Can a person legally take communications/documents from another person’s home without their knowledge/permission?


My mother lives in a house that is in a trust and was formerly a trustee of that trust. She kept hard copies of all her communications with other trustees (before and after her time as trustee) and various copies of trust documents in her office. A beneficiary of the trust recently revealed that they went into her office and took all communications/documents and have been keeping them at their house.

I am another beneficiary and I told them they couldn’t just go into someone else’s house and take their private communications without their permission and/or the trustee’s permission. I also asked that they return all the documents (without retaining copies) to the current trustees immediately. They claim they did nothing wrong because the communications/documents relate to the trust, that they have a right to have all these communications/documents, and they did not agree to return the documents.

Are they legally allowed to do this? I am not so concerned with the contents of these communications/documents as I am with this beneficiary feeling they can do/take whatever they want.


No, the beneficiary is not allowed to break into a person’s private office and steal items.
Query if the beneficiary is entitled to copies of the documents? It depends on what rights the trust has bestowed upon its beneficiaries. A standard clause is the right to an account. A beneficiary is entitled to notice that he is a beneficiary and the provisions pertaining to him. You should notify your mother and the Trustees and let them take the appropriate action.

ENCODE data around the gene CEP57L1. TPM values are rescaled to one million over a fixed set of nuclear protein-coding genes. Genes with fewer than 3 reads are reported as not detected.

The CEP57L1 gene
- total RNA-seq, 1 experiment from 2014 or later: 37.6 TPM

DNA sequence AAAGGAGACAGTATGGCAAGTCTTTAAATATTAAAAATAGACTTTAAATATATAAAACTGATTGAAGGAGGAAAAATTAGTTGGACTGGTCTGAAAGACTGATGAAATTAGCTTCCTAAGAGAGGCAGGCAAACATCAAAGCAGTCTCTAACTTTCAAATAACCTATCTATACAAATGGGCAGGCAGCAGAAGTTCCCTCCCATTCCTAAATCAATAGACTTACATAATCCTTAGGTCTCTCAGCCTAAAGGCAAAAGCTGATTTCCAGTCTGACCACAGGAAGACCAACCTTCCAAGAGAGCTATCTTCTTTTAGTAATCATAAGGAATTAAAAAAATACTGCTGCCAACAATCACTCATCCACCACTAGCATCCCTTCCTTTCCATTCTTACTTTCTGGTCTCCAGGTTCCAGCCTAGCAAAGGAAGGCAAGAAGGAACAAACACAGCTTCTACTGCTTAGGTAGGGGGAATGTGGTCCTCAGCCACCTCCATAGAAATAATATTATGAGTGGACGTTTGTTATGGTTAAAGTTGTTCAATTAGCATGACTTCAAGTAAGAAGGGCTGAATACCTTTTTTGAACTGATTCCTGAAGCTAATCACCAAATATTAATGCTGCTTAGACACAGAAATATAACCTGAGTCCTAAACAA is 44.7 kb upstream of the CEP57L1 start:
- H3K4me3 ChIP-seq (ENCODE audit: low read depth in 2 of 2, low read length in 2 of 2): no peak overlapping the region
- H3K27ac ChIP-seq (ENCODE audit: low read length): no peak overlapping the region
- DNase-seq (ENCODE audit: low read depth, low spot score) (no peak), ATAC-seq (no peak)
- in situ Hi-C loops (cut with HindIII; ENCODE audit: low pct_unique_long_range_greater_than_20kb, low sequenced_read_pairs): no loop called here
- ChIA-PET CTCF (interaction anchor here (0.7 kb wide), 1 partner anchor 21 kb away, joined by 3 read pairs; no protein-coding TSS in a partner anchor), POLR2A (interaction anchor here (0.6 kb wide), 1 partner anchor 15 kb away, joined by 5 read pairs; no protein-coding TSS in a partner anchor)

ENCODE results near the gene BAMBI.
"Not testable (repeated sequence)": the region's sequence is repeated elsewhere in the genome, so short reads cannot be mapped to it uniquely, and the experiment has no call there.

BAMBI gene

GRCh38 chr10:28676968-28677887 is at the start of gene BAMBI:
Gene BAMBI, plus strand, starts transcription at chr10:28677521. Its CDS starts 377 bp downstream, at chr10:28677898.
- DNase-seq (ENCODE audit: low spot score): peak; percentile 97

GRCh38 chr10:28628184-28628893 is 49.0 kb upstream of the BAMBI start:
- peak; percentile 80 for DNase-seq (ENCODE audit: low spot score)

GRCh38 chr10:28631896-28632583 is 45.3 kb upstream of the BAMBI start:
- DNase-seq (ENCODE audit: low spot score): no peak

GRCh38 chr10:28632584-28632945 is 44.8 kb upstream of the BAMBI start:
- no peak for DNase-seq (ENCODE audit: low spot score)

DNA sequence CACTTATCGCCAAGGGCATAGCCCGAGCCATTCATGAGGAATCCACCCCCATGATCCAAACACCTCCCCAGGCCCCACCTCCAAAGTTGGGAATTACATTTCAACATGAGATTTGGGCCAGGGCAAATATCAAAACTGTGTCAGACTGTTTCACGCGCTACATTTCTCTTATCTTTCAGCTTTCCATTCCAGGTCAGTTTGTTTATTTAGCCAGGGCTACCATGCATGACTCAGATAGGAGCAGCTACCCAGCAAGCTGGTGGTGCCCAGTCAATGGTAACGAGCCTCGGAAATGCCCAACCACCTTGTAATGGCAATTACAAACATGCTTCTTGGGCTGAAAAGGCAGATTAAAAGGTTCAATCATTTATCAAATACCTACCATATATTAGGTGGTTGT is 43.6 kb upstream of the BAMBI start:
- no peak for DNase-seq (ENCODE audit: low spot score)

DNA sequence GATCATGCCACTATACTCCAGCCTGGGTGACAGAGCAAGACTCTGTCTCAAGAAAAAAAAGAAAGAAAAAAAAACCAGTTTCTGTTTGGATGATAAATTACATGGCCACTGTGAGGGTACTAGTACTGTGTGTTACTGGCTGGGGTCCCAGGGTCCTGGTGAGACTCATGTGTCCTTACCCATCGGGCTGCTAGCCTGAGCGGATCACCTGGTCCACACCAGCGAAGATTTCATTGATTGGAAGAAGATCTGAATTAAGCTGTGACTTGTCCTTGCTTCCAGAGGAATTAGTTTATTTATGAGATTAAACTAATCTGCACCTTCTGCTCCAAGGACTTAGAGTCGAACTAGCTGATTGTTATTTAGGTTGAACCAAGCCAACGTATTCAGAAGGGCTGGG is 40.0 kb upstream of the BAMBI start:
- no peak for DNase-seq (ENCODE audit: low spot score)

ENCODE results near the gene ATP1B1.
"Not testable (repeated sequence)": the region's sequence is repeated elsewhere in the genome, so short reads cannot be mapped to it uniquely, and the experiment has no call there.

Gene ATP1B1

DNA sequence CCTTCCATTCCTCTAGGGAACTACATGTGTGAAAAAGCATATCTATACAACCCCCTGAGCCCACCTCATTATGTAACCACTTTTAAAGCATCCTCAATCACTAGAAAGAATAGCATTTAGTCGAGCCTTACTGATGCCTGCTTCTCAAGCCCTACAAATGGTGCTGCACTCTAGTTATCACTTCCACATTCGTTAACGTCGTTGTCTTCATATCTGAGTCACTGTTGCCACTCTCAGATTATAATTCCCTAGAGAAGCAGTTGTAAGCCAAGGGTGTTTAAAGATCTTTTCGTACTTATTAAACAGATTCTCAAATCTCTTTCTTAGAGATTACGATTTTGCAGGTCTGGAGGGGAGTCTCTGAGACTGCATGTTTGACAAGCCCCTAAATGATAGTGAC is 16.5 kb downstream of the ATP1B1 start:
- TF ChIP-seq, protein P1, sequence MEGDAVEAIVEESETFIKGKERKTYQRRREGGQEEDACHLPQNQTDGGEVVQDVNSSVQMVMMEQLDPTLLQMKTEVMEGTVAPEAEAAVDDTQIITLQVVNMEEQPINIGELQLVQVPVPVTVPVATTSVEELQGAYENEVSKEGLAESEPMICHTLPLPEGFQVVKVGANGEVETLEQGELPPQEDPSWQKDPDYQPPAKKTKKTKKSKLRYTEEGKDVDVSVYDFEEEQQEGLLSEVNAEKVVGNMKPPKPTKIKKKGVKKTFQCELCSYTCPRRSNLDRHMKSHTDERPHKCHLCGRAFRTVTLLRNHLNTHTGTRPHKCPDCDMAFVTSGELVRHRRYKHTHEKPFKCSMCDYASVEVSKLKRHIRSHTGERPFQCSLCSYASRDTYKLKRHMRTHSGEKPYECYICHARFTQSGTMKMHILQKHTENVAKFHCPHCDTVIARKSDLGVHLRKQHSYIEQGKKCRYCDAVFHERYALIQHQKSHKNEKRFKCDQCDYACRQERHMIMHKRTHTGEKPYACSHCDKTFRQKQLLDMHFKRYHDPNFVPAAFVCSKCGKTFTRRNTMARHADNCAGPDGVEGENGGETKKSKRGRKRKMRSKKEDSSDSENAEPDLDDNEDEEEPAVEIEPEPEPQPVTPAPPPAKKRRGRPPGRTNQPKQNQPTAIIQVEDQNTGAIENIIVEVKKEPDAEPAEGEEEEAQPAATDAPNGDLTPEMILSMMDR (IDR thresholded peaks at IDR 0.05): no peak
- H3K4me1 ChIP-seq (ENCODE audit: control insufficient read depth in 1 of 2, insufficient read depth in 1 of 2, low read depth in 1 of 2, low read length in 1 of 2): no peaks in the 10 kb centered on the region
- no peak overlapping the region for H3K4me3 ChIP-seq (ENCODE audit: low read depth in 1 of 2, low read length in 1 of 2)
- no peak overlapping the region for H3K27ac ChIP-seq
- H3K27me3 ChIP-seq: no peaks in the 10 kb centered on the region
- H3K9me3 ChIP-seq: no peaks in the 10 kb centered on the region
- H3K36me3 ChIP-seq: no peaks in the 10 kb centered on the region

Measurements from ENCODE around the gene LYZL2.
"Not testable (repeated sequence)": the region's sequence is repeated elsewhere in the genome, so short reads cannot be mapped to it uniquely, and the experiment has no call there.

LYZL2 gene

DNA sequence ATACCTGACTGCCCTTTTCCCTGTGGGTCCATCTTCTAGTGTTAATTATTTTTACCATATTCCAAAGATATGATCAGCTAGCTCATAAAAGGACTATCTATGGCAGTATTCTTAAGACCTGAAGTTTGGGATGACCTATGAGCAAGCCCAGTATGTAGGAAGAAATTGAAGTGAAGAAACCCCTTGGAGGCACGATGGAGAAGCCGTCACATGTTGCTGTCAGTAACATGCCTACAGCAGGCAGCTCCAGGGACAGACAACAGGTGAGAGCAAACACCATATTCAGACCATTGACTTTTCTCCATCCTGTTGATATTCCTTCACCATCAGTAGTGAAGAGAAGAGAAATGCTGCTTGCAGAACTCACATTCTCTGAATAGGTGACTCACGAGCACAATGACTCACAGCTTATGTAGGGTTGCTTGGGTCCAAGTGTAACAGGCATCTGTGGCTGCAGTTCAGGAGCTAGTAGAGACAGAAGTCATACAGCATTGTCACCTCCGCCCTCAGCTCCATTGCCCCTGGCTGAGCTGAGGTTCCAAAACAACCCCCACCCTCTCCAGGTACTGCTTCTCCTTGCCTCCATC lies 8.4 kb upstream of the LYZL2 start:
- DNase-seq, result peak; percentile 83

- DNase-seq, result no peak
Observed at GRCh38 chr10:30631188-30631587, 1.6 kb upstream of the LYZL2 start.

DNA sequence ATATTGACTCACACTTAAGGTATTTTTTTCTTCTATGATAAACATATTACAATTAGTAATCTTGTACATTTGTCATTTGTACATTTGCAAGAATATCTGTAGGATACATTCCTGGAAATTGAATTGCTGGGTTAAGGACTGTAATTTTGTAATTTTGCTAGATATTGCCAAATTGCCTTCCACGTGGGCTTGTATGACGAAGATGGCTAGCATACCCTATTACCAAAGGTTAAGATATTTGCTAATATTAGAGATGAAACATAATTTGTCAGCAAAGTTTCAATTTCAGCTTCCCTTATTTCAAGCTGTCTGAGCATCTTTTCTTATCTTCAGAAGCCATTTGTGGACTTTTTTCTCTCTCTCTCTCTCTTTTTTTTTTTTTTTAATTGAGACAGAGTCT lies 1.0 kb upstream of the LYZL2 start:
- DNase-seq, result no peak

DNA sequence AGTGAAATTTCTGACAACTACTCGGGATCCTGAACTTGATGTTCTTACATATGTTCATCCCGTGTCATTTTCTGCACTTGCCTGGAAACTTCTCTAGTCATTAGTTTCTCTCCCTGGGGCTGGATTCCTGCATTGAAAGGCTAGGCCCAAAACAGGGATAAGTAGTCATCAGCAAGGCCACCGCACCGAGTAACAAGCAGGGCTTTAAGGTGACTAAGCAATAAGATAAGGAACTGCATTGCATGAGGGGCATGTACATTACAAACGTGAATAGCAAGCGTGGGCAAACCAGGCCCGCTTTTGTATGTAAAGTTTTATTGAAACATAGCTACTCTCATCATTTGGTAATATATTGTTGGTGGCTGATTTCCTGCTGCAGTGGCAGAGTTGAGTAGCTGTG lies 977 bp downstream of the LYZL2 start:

Legal Disclaimer: Please note that this answer does not constitute legal advice, and should not be relied on since each situation is fact specific, and it is impossible to evaluate a legal problem without a comprehensive consultation and review of all the facts and documents at issue. This answer does not create an attorney-client relationship. A lawyer experienced in the subject area and licensed to practice in the jurisdiction should be consulted for legal advice.

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The estate planning attorneys at the Beliveau Law Group provides legal services for estate and asset protection planning. The law firm has offices and attorneys in Naples, Florida; Waltham, Massachusetts; and Salem, New Hampshire.

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